Blackout forces suspension of classes in 733 public schools in 3 provinces

(Francis Allan Angelo photo)

By Jennifer P. Rendon

The prolonged power outages in Panay Island have forced the suspension of classes in at least 733 public schools.

The number could go higher if private schools and higher education institutions were also taken into account.

The Department of Education (DepEd) – Region 6 said it had received reports of 733 public schools offering basic education that suspended their classes on Jan. 3 and 4 due to massive power outages.

Hernani Escullar Jr., Dep-Ed 6 regional information officer, said the majority of these schools are in the city and province of Iloilo.

Escullar said the local chief executives were the ones who declared the suspension of classes in 26 localities.

There were 67 schools in Iloilo City, including Iloilo National High School, that suspended their classes while there were hundreds in the province.

Among the local governments ordered the cancellation of classes in Iloilo province are Estancia (14 schools); Pavia (12); Leon (40); Calinog (52); Balasan (19); Anilao (21); Lemery (31); San Miguel (10); Dueñas (30); Barotac Nuevo (30); Maasin (38); Alimodian (39); Barotac Viejo (31); Bingawan (17); San Dionisio (26); Banate (15); and Passi City (45).

Meanwhile, schools that suspended classes in Capiz province are in Sigma (24); President Roxas (21); Sapi-an (24); Maayon (33); Dumarao (38); and Pontevedra (22).

According to Glenda Marie B. Botin, project development officer ll of the Department of Education(DepEd) school division of Capiz, the said students could not concentrate on their lessons during class hours because of the intense heat inside the classroom due to lack of ventilation powered by electricity.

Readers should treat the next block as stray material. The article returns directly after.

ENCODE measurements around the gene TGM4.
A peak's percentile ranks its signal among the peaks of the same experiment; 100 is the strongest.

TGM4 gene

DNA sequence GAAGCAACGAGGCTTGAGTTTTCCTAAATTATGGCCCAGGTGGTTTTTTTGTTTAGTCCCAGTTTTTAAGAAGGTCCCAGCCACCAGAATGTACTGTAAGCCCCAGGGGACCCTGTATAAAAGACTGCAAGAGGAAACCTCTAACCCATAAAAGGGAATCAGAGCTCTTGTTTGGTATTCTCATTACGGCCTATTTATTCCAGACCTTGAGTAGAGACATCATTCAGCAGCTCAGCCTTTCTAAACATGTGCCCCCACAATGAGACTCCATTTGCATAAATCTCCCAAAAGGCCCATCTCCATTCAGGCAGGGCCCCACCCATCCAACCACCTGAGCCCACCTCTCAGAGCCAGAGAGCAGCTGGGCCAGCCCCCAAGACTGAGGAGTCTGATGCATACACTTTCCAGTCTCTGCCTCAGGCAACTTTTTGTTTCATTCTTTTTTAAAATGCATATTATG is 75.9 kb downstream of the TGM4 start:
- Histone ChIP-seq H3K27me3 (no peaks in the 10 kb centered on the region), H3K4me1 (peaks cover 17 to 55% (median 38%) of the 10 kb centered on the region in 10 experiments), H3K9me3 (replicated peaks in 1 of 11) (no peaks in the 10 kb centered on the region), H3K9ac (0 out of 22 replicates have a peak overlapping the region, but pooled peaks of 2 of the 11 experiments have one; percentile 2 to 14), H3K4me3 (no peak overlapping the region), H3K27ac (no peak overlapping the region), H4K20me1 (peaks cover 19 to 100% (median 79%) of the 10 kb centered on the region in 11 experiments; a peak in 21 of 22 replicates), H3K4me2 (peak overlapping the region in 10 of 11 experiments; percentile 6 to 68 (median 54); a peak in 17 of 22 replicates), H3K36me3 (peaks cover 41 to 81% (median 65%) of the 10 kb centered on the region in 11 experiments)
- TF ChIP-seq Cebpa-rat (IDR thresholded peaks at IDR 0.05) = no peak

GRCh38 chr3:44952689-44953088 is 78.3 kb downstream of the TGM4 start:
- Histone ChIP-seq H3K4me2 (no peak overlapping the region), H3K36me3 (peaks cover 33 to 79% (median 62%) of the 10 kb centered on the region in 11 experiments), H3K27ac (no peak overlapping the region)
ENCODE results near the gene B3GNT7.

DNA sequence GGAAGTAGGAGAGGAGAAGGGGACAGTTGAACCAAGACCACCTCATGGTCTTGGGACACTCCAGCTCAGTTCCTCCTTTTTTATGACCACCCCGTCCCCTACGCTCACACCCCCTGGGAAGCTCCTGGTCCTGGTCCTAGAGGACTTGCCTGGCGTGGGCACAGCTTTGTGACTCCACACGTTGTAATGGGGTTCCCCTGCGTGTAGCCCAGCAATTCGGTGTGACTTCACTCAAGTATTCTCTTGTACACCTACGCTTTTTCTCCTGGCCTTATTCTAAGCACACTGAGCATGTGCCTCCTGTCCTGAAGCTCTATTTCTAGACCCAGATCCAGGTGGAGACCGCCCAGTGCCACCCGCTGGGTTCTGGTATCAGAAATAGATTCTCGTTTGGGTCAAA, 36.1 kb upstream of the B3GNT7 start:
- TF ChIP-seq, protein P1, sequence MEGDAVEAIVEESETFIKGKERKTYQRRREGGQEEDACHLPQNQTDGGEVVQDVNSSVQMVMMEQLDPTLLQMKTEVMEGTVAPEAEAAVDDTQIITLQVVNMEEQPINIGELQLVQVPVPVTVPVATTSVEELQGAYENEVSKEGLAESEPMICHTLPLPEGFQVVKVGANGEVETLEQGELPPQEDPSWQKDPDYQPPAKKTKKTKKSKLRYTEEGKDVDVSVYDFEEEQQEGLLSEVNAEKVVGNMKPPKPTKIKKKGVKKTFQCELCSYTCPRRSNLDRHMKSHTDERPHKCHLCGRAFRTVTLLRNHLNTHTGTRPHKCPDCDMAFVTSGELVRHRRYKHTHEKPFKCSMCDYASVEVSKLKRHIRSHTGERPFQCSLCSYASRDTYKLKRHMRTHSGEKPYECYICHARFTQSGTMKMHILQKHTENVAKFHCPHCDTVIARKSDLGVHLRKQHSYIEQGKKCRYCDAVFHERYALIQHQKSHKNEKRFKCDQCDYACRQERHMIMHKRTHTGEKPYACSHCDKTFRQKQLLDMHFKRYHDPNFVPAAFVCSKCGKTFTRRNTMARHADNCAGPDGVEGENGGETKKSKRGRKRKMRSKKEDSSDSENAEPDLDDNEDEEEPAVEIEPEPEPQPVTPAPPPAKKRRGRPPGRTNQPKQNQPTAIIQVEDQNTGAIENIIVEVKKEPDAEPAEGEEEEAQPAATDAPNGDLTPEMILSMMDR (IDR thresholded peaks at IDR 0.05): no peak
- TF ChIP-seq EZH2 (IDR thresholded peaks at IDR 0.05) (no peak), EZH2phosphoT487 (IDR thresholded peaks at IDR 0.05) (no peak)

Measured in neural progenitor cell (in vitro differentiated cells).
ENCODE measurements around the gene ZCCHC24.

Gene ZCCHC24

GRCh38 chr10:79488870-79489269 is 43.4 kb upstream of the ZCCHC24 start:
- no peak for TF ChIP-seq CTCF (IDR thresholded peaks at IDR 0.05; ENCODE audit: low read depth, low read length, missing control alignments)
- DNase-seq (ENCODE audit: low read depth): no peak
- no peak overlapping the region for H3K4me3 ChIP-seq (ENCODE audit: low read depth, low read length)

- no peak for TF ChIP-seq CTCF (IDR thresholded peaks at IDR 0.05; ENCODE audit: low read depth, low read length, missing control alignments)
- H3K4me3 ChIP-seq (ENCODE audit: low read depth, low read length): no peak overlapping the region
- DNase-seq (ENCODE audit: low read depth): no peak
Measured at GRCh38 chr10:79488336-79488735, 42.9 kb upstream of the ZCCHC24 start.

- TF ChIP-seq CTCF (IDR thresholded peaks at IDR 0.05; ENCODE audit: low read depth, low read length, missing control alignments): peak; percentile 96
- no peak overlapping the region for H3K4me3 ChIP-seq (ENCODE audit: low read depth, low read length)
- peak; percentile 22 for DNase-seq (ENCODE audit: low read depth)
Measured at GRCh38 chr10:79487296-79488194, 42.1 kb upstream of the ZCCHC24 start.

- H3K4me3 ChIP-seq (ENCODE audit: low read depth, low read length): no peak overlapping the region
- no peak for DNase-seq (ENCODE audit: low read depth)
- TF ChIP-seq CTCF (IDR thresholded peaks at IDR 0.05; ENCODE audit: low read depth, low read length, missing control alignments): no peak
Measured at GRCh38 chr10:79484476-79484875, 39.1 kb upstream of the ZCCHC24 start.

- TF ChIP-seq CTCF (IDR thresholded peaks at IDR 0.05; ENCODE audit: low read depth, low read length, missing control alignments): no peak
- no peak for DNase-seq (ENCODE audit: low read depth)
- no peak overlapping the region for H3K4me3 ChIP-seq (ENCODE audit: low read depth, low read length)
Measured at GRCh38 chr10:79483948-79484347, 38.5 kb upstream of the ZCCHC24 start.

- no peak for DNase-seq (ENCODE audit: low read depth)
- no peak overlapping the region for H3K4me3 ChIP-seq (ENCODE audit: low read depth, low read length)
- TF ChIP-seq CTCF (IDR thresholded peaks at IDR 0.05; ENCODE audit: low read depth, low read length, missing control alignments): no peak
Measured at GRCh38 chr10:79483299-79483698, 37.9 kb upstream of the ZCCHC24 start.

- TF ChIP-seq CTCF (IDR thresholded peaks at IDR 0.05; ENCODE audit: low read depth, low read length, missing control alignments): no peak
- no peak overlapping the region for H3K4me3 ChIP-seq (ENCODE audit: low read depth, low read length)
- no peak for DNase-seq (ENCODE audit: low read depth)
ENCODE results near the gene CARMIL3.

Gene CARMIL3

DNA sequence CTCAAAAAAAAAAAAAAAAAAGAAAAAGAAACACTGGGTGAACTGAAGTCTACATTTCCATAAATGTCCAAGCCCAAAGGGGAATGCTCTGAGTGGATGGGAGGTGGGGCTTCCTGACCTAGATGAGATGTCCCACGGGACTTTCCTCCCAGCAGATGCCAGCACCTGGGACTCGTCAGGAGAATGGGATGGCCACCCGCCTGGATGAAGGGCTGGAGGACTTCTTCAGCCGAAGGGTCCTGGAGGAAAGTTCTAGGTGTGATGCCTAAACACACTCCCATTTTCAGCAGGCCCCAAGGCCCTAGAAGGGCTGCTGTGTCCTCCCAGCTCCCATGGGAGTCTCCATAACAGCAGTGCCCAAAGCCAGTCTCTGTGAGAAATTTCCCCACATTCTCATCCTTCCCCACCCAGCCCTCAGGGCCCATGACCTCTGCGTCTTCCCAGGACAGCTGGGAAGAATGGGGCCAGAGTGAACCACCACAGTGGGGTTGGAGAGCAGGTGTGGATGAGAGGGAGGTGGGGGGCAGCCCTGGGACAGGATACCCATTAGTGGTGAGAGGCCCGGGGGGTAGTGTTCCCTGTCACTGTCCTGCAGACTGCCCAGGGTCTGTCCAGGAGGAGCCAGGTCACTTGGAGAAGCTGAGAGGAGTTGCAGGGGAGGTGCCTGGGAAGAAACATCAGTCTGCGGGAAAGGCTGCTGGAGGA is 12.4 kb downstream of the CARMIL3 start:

In Aklan, there are only two municipalities that suspended their classes. These are the towns of Kalibo (21) and Numancia (13).

Escullar said they subscribed to the wisdom of the local chief executives.

He said that the two days of class suspension could have an impact on the scheduled activities intended for the learners.

“But nevertheless, we, at the DepEd-6, together with the school divisions, will coordinate with those schools that suspended their classes on how to cover up the number of days that the learners have missed,” Escullar said.

But he said that it’s up to the school head and the teachers to design their strategies depending on the prevailing situations.

“What’s important is that the learning areas that need to be tackled would be covered up,” Escullar said.

Make-up classes would still be subject to the approval of school division superintendents.

What’s important, he added, is for schools to meet the minimum of 200 and the maximum of 220 school days.

Esculllar said the DepEd acknowledged the fact that it’s a risk for learners to go back to school if there’s no stable power supply in the area.

“It won’t be a conducive learning environment for them given that it’s humid and there would be no adequate ventilation,” he said.

In announcing the suspension of classes in Iloilo City for the past two days, Mayor Jerry Treñas cited the exposure of “the children and students to the effects of heat and humidity which may lead to heat-related illness exacerbated by lack of adequate sleep or general feeling of drowsiness; and possible exhaustion from travel or commute.”

“Returning to school may further result in unfavorable classroom conditions given that some have no electricity and will not promote a positive learning environment,” he said.

Given the developments and expected risks involved in the return of students to their respective schools, per the advice of our City Health Office, we hereby order the suspension of classes in all levels, both public and private, pending the return of power in Iloilo City, the mayor earlier said. (With a report from Felipe V. Celino)